Ricardo Pedraza - Verisign Director Business Development Latin America (confirmed)
 
Avri Doria - SSIG core Faculty member  (confirmed)
 
Bill Drake - University of Zurich (Confirmed)
 
Adrián Carballo - SSIG - South School on Internet Governance (Confirmed)
 
Wolfgang Kleinwaechter - University of Aharus (Confirmed)
 
Beatriz Lopez Crespo - Advisor Cyber Security for children (Confirmed)

Name of Remote Moderator(s): 
Malebogo Khanda - Gaborone - Botswana
Gender Report Card
Please estimate the overall number of women participants present at the session: 
About half of the participants were women
To what extent did the session discuss gender equality and/or women's empowerment?: 
It was mentioned briefly in the presentations and discussions
Please include any comments or recommendations you have on how to improve the inclusion of issues related to gender equality and: 

The audience was divided among several simultaneous activities so it was difficult to measure gender involvement and other audience related issues.

Report
Reported by: 
Olga Cavalli, Director South School on Internet Governance
A brief substantive summary and the main issues that were raised: 

 
This workshop analyzed the experience of different initiatives that try to bring new participants into the I* organizations (ISOC; IETF; ICANN; IGF) teaching the concepts of the Internet Governance from al local and regional perspective but at the same time putting these ideas and debates in the light of the global Internet Governance Debate. Some of the aspects that the workshop addressed were the language barrier, the local reality and its distance to the global debate, the relevant involvement of some national governments in these initiatives, the main achievements and conclusions that can be shared after several years of work done.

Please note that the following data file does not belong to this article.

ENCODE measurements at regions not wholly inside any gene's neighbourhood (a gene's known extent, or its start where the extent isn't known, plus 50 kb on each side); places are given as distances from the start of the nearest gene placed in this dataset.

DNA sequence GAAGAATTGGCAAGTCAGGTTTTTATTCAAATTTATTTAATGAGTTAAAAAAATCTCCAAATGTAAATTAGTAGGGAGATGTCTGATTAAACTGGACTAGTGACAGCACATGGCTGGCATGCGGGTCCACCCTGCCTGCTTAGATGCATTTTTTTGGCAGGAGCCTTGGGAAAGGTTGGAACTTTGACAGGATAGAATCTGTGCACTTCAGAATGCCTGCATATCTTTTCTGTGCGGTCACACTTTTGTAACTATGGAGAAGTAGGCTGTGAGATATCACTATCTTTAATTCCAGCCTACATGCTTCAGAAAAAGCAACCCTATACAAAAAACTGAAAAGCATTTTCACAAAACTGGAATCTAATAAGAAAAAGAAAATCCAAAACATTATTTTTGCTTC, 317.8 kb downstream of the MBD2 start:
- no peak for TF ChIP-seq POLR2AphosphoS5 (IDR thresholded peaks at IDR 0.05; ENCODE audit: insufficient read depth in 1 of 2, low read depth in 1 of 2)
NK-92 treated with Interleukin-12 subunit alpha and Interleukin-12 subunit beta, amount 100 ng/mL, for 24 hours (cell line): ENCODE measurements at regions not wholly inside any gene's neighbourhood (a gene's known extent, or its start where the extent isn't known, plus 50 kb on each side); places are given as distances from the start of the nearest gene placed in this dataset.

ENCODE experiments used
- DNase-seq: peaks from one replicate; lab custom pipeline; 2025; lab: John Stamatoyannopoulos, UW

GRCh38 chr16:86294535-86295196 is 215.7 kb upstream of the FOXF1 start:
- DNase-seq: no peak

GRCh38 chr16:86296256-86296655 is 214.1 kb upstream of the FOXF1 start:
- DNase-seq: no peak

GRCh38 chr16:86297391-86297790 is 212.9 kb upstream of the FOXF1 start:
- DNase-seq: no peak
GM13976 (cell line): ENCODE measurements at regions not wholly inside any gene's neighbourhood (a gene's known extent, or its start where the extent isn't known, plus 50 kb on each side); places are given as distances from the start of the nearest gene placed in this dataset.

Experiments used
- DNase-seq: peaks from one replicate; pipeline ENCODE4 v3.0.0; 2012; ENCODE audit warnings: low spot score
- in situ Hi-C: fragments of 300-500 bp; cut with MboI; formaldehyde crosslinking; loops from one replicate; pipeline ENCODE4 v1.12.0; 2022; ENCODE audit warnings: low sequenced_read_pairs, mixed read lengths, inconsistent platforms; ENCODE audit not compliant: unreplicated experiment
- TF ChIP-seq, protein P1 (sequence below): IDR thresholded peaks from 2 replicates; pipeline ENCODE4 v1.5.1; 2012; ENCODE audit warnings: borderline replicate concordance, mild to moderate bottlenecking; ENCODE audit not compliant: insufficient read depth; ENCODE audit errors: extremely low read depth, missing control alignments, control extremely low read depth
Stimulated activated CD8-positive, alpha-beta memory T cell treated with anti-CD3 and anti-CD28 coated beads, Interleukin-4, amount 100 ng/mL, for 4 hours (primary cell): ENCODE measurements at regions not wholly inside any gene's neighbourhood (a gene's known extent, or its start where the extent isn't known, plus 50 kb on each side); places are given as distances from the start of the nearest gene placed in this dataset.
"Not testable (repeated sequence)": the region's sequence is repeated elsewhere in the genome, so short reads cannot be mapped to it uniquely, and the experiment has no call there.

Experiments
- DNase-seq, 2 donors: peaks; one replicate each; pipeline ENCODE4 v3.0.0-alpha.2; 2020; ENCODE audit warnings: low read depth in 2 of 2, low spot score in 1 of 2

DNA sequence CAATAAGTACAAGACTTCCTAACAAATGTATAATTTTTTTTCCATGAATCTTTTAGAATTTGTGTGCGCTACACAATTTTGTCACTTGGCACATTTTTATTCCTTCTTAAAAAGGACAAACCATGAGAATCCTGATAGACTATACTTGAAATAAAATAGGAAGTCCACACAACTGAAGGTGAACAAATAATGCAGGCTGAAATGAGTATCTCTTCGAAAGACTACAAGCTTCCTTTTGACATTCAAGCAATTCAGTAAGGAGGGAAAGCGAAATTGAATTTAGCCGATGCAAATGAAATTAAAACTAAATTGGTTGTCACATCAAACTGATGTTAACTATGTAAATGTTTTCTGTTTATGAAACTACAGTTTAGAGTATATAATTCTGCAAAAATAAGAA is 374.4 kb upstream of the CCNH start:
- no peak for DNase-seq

Panelists:
·       Pedro Less Andrade - Senior Policy Counsel Latin America – Google
·       Gorka Orueta - University of País Vasco (remote)
·       Bill Woodcock – Packet Clearing House
·       Eduardo Santoyo, Vice President of Corporate Affairs and Country Manager for the ccTLD .CO, and President of the LACTLD board of directors
·       Ricardo Pedraza - Verisign Director Business Development Latin America
·       Avri Doria - SSIG core Faculty member
·       Wolfgang Kleinwaechter - University of Aharus
Organizer: Olga Cavalli - Director South School on Internet Governance. Secretary ISOC Argentina Chapter
www.gobernanzainternet.org

Conclusions and further comments: 

- Panellists explained their different involvement in Internet Governance teaching activities and the advantages that they find in them in relation with the involvement of developing countries.
- SSIG, South School on Internet Governance main mission is to increase the relevant participation of Latin American and Caribbean representatives in debate and participation spaces where the Internet Governance is discussed. The South School on internet governance: